The Tech: So how would you address the problem of keeping your options open?

Calvin C. Newport: As far as I can tell, your options will come from your ability to demonstrate that you’re a star at something. It’s not really important what you’re a star at – it’s more about showing someone “I took this capability and I was a star at it.” That’s what people want you to do, be it in a job or a project, and that’s why I advise people to do much less, but do it much better. It’s not about what specific opportunities this will open up, because in some sense, just being a star at something opens up a broad amount of opportunities, so I downplay the notion of figuring out what you want to do and matching it, and I emphasize the notion of proving that you have the capability to be a star at something.

I call it the law of complementary accomplishments: if you start doing something well, all of these really fascinating opportunities start popping up. Your core resource in the world is your ability to do something useful, and the better you are it, the more you get of this resource, and you can invest it to get more and more interesting things.

TT: So it’s like you’re advocating the lifestyle of the one kid in high school who had their entire life planned out?

CCN: No, far from it! Don’t worry so much about what specifically you’re going to do, worry more about practicing how you’re going to do it. Take something and be a star at it, and don’t worry so much about what it is. What you’re doing essentially is showing the world that you have the capability to be a star at whatever you’re doing, and the best way to do that is to be very minimalist: one major, very careful with your activities and your courses. Don’t sweat too much about the exact right major – think to yourself: “It’s an interesting major so I’m going to take that and run with it.”

Of course, there are certain things that require certain courses, so if you have something in mind, do that something, but if you don’t, just do something and do it well. I’m not this big believer that there’s some sort of special, right thing for people, that people are meant or destined to be, you know, an investment banker, for example.

TT: What about extracurriculars? I think in the case of MIT students, extracurriculars play a large role in what most people are bogged down by – students are often part of three different clubs, each with leadership responsibilities.

CCN: I think that’s a bad approach. There’s no admissions board in your future. Really, once you’re at MIT, no one’s going to care about the quantity of extracurriculars you do. If you’re applying to graduate school, I don’t think the admissions committee, which is made up of professors, is going to care about the salsa club or whatever it is you’re doing.

TT: What if you have a lot of varied interests?

CCN: Well, my philosophy is this, and I tell students this all the time: let’s say you have five different things that you love to do. That’s a great situation to be in – you have plenty of things you love to do. You’re not going to love your life any less because you’re doing one of those things instead of five, so I say do less extracurriculars: have one thing that’s major and then one not very time-consuming social thing. I think that when I talk to college students, it can seem kind of radical when I say to do much less, but often, when you step out into the world beyond college, it’s a normal thing. Let’s use the Oscars for an example. James Franco is kind of weirding people out right now – he’s doing all of these different things and they don’t really mesh together – but then they take Natalie Portman and say oh, look at her, she’s a craftsman. In the world of acting, we really respect her because she’s done this one thing very well. Out of college, it’s weird to do five or six things kind of half-assed.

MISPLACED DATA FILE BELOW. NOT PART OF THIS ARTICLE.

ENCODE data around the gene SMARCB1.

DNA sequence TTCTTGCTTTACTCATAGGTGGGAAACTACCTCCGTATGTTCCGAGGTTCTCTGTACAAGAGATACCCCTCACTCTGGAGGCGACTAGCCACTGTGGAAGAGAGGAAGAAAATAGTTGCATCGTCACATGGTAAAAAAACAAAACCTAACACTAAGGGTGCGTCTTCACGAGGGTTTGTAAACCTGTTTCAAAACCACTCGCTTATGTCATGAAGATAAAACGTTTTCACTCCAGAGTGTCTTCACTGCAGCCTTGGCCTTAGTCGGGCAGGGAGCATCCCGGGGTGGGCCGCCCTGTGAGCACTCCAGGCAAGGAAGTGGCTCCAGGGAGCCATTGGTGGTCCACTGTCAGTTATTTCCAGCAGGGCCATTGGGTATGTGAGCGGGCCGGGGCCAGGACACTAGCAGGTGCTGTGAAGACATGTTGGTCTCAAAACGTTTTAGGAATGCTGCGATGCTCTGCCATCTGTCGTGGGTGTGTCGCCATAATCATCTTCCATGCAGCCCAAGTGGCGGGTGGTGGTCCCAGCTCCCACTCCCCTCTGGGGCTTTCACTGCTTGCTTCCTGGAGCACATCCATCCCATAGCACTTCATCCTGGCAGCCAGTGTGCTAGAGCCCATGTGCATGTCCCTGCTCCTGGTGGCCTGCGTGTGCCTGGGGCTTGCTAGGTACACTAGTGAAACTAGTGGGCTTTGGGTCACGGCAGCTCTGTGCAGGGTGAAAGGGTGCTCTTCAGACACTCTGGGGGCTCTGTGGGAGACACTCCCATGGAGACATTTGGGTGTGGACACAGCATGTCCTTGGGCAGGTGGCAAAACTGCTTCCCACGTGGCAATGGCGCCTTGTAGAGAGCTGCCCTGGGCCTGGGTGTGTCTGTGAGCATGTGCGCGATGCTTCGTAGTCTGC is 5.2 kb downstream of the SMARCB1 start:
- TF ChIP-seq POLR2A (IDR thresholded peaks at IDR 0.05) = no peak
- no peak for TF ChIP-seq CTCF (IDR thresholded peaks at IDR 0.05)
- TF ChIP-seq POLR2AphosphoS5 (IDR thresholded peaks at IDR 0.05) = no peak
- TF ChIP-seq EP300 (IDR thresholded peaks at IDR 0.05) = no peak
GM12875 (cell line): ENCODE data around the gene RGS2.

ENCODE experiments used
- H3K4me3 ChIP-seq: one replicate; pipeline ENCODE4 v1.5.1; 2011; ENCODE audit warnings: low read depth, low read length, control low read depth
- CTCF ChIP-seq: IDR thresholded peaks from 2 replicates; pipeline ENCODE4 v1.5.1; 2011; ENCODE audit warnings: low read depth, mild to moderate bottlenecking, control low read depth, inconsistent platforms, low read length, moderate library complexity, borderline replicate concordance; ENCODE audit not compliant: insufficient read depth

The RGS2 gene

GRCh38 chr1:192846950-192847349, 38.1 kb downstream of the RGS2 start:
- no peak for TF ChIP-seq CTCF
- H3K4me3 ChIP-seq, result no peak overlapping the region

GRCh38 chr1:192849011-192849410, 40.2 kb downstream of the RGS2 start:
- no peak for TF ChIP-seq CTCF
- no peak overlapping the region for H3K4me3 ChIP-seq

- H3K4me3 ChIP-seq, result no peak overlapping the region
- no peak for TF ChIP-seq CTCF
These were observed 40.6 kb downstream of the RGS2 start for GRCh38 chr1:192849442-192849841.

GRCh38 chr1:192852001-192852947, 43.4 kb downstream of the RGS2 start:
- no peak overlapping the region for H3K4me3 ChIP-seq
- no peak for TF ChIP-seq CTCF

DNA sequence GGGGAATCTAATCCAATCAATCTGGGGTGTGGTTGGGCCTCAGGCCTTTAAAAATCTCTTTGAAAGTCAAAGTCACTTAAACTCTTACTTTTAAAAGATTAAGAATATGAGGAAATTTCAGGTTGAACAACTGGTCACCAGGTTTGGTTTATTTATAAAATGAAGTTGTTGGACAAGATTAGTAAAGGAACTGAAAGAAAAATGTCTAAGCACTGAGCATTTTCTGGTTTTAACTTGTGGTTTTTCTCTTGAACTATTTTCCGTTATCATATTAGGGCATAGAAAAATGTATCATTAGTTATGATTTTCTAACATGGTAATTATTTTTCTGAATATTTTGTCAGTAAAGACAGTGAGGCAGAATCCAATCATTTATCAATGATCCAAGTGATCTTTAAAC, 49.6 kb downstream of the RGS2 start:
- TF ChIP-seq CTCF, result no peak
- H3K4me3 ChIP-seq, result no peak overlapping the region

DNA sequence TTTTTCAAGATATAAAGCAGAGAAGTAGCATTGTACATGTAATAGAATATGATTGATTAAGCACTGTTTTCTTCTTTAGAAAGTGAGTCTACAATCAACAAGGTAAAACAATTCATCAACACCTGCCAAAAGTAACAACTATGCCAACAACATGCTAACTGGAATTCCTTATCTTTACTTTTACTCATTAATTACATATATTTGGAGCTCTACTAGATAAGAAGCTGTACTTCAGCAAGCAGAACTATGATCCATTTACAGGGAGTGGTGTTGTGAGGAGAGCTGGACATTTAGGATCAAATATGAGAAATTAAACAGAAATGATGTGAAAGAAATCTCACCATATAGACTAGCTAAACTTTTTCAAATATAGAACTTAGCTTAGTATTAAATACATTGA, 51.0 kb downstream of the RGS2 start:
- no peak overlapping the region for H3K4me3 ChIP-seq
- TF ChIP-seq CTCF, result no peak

TT: What are your current ideas on addressing the problem [of the culture of overwork]?

CCN: So my high level idea is that we need models, that students need to be told “hey, here’s a model for what it means to be a successful student and what it takes to get there.” What I do on my blog is that I present a particular model, and I’m very specific. However, the big picture is that there should be more models out there. Colleges should have models for their students; different departments should have competing models – students shouldn’t have any shortage of examples, or here’s-one-way-to-thrive-heres. That’s sort of my big picture mission. What I do on my blog right now is give one particular model, one particular answer, but in my perfect world, there should be a lot more to choose from.

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He is back!

I was starting to miss him.

But here is Assange, “in a rare public appearance”:

Assange: The Internet Could Create a “Totalitarian Spying Regime”
Assange said the web could allow greater government transparency, but also gave authorities their best ever opportunity to monitor and catch dissidents.
March 15, 2011 |

“The internet is the “greatest spying machine the world has ever seen” and is not a technology that necessarily favours the freedom of speech, the WikiLeaks co-founder, Julian Assange, has claimed in a rare public appearance.”

So, the Internet can be used for evil purposes, as well as for good ones.

Groundbreaking. [He must have been reading Evgeny Morozov's highly publicized The Net Delusion - The Dark Side of Internet Freedom during his free time.]


“(…) he told students at Cambridge University. Hundreds queued for hours to attend.”

So, is he on a speaking tour now? [after the book deals...  he seems to be a busy man:)]

And I thought he was under some “strict” house arrest – – [although I admit I haven't been following developments with the extradition decision that closely].